We have compiled most frequently asked Python Interview Questions which will help you with different expertise levels.

## Python Interview Questions on Recursion

When a function makes a call to itself it is called recursion. The same sets of instructions are repeated again and again for new values and it is important to decide when the recursive call must end. For Example: Let’s look at the code to find the factorial of a number.

If we use a loop then a factorial function would look something like this:

**Code**

def factorial(number): j = 1 if number==0|number==1: print(j) else: for i in range (1, number+1): print(j," * ",i," = ",j*i) j = j*i print(j)

**Execution**

factorial(5)

**Output**

1 * 1 = 1 1 * 2 = 2 2 * 3 = 6 6 * 4 = 24 24 * 5 = 120 120 >>>

- Python Program to Count Divisors of Factorial
- Python Program to Print Numbers in a Range (1,upper) Without Using any Loops or by Using Recursion
- Python Program to Find if a Number is Prime or Not Prime Using Recursion

Now, let’s have a look at how we can solve the same problem using a recursive algorithm.

**Code**

def factorial(number): j = 1 if number==0 | number==1: return j else: return number*factorial(number-1)

**Execution**

print(factorial(4))

**Output**

24

**Pros and Cons**

Recursive functions make the code look neat, it helps in breaking a complex task into simpler sub-problems. It can be easier than implementing iterations. However, it can be a little difficult to understand the logic behind recursion. Recursion can consume more memory and time and can be hard to debug.

Question 1.

Write code to find the sum of natural numbers from 0 to the given number using recursion.

Answer:

I | Result |

0 | 0 |

1 | 1+0=i(1)+i(0)=1 |

2 | 2+1=i+i(1)=3 |

3 | 3+3=i+i(2)=6 |

4 | 4+6=i+i(3)=10 |

5 | 5+10=i+i(4)=15 |

Observe for i = 0, the result is 0, thereafter result = i(n)+i(n-l)

**Code**

def natural sum(num): if num == 0 return 0 else: return (num + natural sum(num-1) )

**Execution**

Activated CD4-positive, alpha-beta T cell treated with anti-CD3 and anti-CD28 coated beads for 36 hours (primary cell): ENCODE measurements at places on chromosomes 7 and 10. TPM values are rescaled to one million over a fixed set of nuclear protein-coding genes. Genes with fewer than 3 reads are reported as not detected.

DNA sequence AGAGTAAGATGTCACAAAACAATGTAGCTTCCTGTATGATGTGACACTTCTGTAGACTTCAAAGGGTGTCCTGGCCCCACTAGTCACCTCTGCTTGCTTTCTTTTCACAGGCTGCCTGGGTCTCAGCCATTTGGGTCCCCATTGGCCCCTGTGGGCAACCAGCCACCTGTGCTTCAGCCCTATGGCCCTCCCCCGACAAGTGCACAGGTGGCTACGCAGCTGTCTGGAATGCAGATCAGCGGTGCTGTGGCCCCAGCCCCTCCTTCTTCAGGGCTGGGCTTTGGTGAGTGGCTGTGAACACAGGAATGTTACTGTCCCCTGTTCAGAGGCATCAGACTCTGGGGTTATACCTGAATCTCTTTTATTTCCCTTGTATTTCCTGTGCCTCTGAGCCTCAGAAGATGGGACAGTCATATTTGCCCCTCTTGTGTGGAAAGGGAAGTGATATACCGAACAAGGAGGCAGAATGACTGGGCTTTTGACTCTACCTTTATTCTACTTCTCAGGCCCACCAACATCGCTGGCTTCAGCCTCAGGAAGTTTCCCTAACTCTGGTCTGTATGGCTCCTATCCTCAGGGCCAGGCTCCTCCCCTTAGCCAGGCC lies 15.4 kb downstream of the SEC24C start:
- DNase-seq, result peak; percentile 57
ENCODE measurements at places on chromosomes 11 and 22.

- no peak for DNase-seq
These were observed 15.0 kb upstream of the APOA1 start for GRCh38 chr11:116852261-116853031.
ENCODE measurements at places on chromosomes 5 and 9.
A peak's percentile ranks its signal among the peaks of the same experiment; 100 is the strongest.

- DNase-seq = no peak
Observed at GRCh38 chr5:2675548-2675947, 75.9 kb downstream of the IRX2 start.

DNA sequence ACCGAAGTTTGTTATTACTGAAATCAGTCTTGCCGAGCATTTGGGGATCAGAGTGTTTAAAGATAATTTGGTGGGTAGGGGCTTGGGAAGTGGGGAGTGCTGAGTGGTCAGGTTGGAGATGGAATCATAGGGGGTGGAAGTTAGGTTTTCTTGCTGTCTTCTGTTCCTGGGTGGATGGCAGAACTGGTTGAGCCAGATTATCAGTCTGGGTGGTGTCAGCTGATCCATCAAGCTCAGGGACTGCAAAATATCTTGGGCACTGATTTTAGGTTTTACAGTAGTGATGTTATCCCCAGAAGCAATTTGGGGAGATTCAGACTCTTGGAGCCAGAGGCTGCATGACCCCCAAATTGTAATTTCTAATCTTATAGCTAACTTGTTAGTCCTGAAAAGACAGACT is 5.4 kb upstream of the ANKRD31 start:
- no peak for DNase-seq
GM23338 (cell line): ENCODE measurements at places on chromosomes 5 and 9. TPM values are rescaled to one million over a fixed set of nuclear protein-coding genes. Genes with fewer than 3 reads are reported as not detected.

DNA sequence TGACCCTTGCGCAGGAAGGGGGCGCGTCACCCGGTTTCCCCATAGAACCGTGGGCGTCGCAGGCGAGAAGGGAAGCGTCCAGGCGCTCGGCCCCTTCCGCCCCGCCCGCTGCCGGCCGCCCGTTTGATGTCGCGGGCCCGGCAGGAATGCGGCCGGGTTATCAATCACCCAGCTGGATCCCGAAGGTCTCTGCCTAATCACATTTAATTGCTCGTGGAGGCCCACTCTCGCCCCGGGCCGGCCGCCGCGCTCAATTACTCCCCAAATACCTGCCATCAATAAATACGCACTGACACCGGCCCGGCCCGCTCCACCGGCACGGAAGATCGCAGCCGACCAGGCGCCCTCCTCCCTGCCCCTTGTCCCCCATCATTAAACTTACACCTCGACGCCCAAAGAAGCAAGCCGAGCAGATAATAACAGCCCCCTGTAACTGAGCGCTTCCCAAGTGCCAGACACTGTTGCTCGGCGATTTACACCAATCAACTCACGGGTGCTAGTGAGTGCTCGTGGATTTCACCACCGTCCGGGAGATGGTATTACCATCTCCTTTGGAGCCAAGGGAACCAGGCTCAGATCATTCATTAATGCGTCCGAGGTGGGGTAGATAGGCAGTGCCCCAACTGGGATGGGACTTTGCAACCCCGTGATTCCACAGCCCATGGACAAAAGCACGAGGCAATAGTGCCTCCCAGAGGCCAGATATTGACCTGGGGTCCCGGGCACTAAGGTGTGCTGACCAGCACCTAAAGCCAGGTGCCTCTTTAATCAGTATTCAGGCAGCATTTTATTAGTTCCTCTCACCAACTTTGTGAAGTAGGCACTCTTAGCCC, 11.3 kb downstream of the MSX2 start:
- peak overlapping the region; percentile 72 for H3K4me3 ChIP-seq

print (natural_sum(10))

**Output**

55

Question 2.

What would be the output for the following code?

def funny (x,y): if y == 1: return x [0] else: a = funny (x, y-1) if a>x [y-1] return a else: return x[y-1] x = [1,5,3,6,7] y = 3 print (funny (x,y) )

Answer:

If we insert a print statement in the code and execute the code again we can see the actual sequence in which it executes:

def funny(x,y): print("calling funny , y = ",y) if y == 1: return x[0] else: print("inside else loop because y = ", y) a = funny(x, y-1) print("a = ", a) if a > x[y-1]: print("a = ",a, " Therefore a > ",x[y-1]) return a else: print("a = ",a, " Therefore a < ",x[y-1]) return x[y-1] x = [1,5,3,6,7] y = 3 print(funny(x,y))

**Output**

calling funny , y = 3 inside else loop because y = 3 calling funny , y = 2 inside else loop because y = 2 calling funny , y = 1 a = 1 a = 1 Therefore a < 5 a = 5 a = 5 Therefore a > 3 5 The answer is 5

Question 3.

What would be the output of the following code?

def funny(x): if (x%2 == 1) : return x+1 else: return funny(x-1) print(funny(7)) print(funny(6))

Answer:

**For x =7**

1. x = 7

2. x % 2 is 1

return 7 + 1

For x = 6

1. x =6

2. x%2 = 0

3. Return funny(5)

4. x = 5 .

5. x%2 =1

6. Return x+1 = 6

Question 4.

Write Fibonacci sequence using recursion. Answer:

The Fibonacci sequence = 0, 1, 2, 3, 5, 8, 13 ……….

I | Result |

0 | 0 |

1 | 1 |

2 | 1+0=i(0)+i(1)=1 |

3 | 1+1=i(2)+i(1)=2 |

4 | 2+1=i(3)+i(2)=3 |

5 | 3+2=i(4)+i(3)=5 |

Observe for i = 0, the result is 0 and for i = 1, the result is 1. Thereafter, the value of** i(n) = i(n-1) + i(n-2)**. We implement the same, when we try to find Fibonacci code using recursion.

- The fibonacci_seq(num), takes a number as argument.
- If num = 0, result is 0
- If num = 1, result is 1
- Else result is fibonacci_seq(num-l) + Fibonacci_seq(num-2)
- If you want to find Fibonacci Sequence for 10 then:
- For elements 0 to 10 o Call the
**fibonacci_seq( )**function - fibonacci_seq(0) = 0
- fibonacciseq(l) = 1
- fibonacci_seq(2) = fibonacci_seq(l)+ fibonacci_seq(0)
- fibonacci_seq(3) = fibonacci_seq(2)+ fibonacci_seq(3)